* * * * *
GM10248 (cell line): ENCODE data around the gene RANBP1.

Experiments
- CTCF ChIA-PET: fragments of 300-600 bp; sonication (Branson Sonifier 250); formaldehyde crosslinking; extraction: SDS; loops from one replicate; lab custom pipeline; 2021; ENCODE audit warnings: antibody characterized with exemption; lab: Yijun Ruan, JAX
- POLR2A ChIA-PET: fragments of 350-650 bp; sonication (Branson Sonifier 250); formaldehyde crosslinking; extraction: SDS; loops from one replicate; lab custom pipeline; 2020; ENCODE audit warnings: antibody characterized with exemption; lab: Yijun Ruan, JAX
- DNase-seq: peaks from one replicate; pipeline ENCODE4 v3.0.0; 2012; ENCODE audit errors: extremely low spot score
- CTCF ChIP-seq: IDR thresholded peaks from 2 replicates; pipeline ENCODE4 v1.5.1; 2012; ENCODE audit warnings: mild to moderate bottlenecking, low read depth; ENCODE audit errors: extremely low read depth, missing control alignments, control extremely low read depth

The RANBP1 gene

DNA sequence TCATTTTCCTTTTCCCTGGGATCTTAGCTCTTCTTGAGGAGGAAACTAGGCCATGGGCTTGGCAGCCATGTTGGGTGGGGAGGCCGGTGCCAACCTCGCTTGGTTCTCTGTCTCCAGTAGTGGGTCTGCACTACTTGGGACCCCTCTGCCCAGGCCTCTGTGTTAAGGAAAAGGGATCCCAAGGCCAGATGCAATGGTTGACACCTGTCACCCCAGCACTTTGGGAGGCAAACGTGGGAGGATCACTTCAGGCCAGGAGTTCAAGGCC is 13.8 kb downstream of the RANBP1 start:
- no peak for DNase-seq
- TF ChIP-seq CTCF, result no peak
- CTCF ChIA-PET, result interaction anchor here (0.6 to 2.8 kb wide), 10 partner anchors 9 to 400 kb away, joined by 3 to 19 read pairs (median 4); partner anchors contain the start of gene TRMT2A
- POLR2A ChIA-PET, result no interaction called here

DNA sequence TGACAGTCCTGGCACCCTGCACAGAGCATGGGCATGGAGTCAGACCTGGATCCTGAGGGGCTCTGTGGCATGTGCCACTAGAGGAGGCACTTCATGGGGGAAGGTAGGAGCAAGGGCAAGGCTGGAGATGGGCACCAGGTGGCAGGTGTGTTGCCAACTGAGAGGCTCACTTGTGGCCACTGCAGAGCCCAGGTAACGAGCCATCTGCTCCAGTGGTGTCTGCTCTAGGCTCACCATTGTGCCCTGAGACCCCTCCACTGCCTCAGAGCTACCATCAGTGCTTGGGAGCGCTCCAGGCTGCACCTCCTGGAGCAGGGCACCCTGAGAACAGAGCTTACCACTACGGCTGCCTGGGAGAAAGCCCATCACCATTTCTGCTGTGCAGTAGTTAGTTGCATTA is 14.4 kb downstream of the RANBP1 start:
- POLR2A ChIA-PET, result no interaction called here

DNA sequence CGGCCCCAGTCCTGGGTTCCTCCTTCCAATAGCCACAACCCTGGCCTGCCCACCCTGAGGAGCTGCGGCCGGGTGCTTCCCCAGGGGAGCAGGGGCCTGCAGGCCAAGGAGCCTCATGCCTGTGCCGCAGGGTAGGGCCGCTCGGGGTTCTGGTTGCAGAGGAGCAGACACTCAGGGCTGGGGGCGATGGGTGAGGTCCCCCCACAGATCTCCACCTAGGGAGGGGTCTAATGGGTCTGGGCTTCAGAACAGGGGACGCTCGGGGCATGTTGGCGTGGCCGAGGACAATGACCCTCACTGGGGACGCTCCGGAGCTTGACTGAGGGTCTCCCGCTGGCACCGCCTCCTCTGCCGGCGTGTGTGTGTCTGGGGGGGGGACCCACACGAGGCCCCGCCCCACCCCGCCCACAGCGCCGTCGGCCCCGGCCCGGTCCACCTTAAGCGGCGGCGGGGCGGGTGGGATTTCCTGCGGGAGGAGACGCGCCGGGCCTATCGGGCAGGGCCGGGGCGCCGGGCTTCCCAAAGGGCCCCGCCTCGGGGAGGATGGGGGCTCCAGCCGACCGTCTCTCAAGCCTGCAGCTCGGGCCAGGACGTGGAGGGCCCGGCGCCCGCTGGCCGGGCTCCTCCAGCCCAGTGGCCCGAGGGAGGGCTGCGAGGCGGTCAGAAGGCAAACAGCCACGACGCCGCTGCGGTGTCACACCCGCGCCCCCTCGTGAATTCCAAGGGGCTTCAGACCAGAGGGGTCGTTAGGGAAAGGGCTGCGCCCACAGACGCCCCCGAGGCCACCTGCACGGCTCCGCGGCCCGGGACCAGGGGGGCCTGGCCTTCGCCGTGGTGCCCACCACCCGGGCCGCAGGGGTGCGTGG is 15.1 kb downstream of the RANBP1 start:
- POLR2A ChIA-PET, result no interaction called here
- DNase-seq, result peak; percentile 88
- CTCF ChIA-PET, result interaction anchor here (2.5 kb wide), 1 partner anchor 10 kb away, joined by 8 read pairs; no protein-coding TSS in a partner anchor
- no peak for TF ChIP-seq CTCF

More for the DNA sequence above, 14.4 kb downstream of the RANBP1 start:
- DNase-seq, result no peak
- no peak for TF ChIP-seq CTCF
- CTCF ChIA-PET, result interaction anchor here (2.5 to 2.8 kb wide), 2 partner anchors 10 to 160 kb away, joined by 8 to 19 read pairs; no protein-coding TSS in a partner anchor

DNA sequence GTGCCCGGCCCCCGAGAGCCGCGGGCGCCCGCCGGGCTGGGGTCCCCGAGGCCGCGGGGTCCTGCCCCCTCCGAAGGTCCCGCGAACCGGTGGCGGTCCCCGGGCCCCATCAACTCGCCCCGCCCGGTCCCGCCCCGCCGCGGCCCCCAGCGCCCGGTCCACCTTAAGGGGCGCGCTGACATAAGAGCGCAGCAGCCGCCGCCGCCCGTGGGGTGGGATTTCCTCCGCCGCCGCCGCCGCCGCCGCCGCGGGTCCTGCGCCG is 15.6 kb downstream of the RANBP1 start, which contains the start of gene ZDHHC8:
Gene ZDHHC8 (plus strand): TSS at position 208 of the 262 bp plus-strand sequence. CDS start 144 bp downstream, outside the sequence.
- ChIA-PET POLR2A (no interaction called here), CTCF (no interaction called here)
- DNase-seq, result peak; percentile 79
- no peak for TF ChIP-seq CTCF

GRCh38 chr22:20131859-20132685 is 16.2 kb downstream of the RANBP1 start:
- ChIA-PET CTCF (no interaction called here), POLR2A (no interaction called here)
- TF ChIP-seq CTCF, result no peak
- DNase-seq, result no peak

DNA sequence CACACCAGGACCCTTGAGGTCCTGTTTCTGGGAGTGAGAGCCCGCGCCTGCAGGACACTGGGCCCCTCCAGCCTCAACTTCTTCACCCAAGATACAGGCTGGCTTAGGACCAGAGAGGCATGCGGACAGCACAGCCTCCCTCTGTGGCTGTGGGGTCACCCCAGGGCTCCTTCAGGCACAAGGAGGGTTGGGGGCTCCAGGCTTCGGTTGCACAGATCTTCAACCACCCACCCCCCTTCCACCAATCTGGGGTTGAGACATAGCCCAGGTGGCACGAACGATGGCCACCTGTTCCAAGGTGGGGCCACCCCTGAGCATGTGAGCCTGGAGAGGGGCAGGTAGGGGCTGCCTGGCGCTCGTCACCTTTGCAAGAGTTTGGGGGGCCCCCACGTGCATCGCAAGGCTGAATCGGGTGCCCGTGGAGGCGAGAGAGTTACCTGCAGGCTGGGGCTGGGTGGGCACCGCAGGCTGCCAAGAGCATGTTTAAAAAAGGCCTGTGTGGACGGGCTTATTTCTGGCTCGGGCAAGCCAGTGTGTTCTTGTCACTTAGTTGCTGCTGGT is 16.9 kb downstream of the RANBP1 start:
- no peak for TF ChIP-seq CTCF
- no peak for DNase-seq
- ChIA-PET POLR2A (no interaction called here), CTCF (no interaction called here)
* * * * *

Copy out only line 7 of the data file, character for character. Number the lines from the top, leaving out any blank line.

The RANBP1 gene